Cyprus’ banks, which have been closed all the week won’t open until next Tuesday, in order to prevent a bank run from Cypriot citizens.
The European Central Bank has decided on an ultimatum for Cyprus – it will stop emergency funding on Monday if a rescue plan hasn’t been established.
“Subsequently to the rejection of the Bill for the imposition of a fee on deposits by the House of Representatives, it is deemed necessary, on grounds of public interest in order to ensure financial stability, to declare the 21st and 22nd of March 2013 as a bank holiday,” a Cyprus government’s news release stated.
A Central Bank of Cyprus’ press release published the latest information today: “The Central Bank of Cyprus would like to inform the public that all banks will be closed on Monday, 25th March 2013 (Greek Independence Day).”
The condition for Cyprus to get help for the EU is to find 7bn euros. If it manages to achieve this, it will get an EU-IMF 10bn euros loan.
Regarding the latest developments in Cyprus, Mr. Christos Stylianides, Cyprus Government spokesman, said: “Given the decision by the House of Representatives which the President of the Republic fully respects, a collective effort continues in order to find solutions.
“The President of the Republic continues, as he has done from the first moment on March 15th following the decision of Eurogroup, and having in mind the opposing views of the political forces in Cyprus, to engage in intense efforts towards all available directions.”
He added that draft legislation is being prepared by the Law Office of the Republic and “will be presented before the Council of Ministers in a meeting which was called for today at 6pm.”
It is still quite unclear what changes the new plan could lead to and how the situation in Cyprus could evolve, but the troubles in Cyprus raise issues for the Eurozone and its citizens.
Jane Bryan, Research Associate at Cardiff Business School’s Welsh Economy Research Unit, said: “I think Cyprus was used as an experiment, because it is a small economy. It is ridiculous to impose tax through the banking system. It undermines confidence, bound to cause run on banks hence closure of all.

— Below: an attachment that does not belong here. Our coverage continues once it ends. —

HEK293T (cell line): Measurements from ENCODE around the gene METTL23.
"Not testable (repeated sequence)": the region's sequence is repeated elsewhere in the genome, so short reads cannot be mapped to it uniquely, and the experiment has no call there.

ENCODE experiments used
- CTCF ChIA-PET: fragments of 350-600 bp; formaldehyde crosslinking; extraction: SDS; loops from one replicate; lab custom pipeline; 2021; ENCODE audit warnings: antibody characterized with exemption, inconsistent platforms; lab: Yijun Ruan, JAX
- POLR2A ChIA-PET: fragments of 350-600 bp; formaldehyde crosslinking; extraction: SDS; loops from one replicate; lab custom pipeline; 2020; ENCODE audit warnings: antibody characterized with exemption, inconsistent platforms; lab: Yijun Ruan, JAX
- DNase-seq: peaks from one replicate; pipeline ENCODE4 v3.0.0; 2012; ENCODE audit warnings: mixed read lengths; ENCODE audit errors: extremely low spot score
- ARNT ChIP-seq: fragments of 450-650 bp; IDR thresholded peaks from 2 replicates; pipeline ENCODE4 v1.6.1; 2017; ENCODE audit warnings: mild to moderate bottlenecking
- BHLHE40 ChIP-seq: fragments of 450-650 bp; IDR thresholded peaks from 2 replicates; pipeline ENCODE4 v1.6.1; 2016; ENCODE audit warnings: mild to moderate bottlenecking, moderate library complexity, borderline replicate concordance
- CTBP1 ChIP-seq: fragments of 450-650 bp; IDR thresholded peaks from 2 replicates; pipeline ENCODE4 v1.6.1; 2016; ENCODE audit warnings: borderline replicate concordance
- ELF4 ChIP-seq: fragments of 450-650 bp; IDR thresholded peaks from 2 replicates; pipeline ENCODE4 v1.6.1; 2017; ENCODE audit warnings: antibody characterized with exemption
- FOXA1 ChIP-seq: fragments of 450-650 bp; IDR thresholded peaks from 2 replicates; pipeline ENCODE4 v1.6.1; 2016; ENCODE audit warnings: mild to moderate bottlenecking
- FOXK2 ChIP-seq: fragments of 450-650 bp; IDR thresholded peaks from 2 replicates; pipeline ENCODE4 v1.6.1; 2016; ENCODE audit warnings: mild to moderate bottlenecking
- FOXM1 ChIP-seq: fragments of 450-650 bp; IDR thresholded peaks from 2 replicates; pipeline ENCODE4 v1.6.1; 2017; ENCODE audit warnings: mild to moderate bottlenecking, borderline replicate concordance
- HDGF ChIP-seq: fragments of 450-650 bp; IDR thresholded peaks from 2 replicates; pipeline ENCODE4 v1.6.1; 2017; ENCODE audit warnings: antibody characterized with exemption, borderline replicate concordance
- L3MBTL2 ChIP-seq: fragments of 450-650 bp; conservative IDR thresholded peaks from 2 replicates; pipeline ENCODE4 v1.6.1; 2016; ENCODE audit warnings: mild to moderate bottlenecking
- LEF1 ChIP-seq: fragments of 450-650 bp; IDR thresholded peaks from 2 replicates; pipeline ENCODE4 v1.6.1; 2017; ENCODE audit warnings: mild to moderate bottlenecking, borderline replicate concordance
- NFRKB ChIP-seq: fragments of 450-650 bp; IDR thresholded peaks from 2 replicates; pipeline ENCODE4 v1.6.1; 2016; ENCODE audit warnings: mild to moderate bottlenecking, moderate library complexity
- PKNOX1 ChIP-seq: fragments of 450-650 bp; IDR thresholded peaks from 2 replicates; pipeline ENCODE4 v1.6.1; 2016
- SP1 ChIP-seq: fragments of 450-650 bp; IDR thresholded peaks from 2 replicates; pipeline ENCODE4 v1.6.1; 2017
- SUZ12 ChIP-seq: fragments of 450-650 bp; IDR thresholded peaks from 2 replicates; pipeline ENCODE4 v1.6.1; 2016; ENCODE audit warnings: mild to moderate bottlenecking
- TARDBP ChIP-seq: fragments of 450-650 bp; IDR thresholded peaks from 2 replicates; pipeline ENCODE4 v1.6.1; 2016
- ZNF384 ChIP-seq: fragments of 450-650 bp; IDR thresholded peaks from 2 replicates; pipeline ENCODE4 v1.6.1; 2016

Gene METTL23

“Whatever happens in Cyprus will have ramifications across Europe,” she said.
Referring to the fourth UK budget, which was released yesterday, Chancellor George Osborne mentioned the Cyprus’ economy as an example of what happens when a country gets deeper in deficit.
Even though Cyprus and the UK are comparable to a certain extent, Cyprus’ debt to GDP ratio is broadly comparable to that of the UK. Referring to the difficulties Cyprus finds itself in George Osborne said that the UK economic situation “could be a lot worse.”
Crisis in Cyprus could also affect British citizens. Britons who have their money in Cyprus’ banks as well as the 60,000 British residents in Cyprus are facing concerns for their future.
This is visible on the internet sphere, on which British citizens react through posts on social networks as well as discussions on chat forums. British citizens worry about their savings and don’t know what decisions they should make.
Some of them ask publicly whether they should withdraw their money from Cyprus banks. “I’m a Brit living in the UK, with money invested in Bank of Cyprus. Are my savings threatened?”
On its Facebook page, the British High Commission Nicosia wrote: “Cyprus is implementing measures to protect its banking sector. The Government of Cyprus has announced an extended bank closure.
“ATMs, debit and credit cards can be used as normal however, while banks are closed, we advise taking sufficient euros to cover the duration of your stay, alongside appropriate security precautions against theft.”
More information about the situation and the new plan should come to light in the coming days.